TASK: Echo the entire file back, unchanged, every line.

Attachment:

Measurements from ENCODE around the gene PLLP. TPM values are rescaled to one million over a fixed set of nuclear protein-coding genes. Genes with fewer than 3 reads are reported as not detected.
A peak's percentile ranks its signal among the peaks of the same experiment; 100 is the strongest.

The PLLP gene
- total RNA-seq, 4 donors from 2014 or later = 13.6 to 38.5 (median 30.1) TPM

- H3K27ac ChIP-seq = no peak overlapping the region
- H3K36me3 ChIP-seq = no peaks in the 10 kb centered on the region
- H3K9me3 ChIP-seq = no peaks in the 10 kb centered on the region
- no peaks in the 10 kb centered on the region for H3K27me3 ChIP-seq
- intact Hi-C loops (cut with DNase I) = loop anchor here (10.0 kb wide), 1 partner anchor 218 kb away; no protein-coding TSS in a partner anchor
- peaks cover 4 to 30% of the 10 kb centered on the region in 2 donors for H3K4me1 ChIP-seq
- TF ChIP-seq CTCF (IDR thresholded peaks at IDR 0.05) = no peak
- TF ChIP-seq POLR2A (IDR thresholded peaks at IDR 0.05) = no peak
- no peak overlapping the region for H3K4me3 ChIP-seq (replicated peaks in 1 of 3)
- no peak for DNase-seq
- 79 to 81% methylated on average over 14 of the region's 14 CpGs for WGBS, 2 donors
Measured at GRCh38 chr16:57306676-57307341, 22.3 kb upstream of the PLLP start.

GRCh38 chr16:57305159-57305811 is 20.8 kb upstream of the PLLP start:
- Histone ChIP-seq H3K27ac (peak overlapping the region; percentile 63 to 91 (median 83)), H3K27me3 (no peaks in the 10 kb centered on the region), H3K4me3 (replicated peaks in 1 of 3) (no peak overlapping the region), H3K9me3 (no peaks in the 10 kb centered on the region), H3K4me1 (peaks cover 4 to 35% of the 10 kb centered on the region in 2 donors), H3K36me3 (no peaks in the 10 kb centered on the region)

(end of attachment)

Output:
Measurements from ENCODE around the gene PLLP. TPM values are rescaled to one million over a fixed set of nuclear protein-coding genes. Genes with fewer than 3 reads are reported as not detected.
A peak's percentile ranks its signal among the peaks of the same experiment; 100 is the strongest.

The PLLP gene
- total RNA-seq, 4 donors from 2014 or later = 13.6 to 38.5 (median 30.1) TPM

- H3K27ac ChIP-seq = no peak overlapping the region
- H3K36me3 ChIP-seq = no peaks in the 10 kb centered on the region
- H3K9me3 ChIP-seq = no peaks in the 10 kb centered on the region
- no peaks in the 10 kb centered on the region for H3K27me3 ChIP-seq
- intact Hi-C loops (cut with DNase I) = loop anchor here (10.0 kb wide), 1 partner anchor 218 kb away; no protein-coding TSS in a partner anchor
- peaks cover 4 to 30% of the 10 kb centered on the region in 2 donors for H3K4me1 ChIP-seq
- TF ChIP-seq CTCF (IDR thresholded peaks at IDR 0.05) = no peak
- TF ChIP-seq POLR2A (IDR thresholded peaks at IDR 0.05) = no peak
- no peak overlapping the region for H3K4me3 ChIP-seq (replicated peaks in 1 of 3)
- no peak for DNase-seq
- 79 to 81% methylated on average over 14 of the region's 14 CpGs for WGBS, 2 donors
Measured at GRCh38 chr16:57306676-57307341, 22.3 kb upstream of the PLLP start.

GRCh38 chr16:57305159-57305811 is 20.8 kb upstream of the PLLP start:
- Histone ChIP-seq H3K27ac (peak overlapping the region; percentile 63 to 91 (median 83)), H3K27me3 (no peaks in the 10 kb centered on the region), H3K4me3 (replicated peaks in 1 of 3) (no peak overlapping the region), H3K9me3 (no peaks in the 10 kb centered on the region), H3K4me1 (peaks cover 4 to 35% of the 10 kb centered on the region in 2 donors), H3K36me3 (no peaks in the 10 kb centered on the region)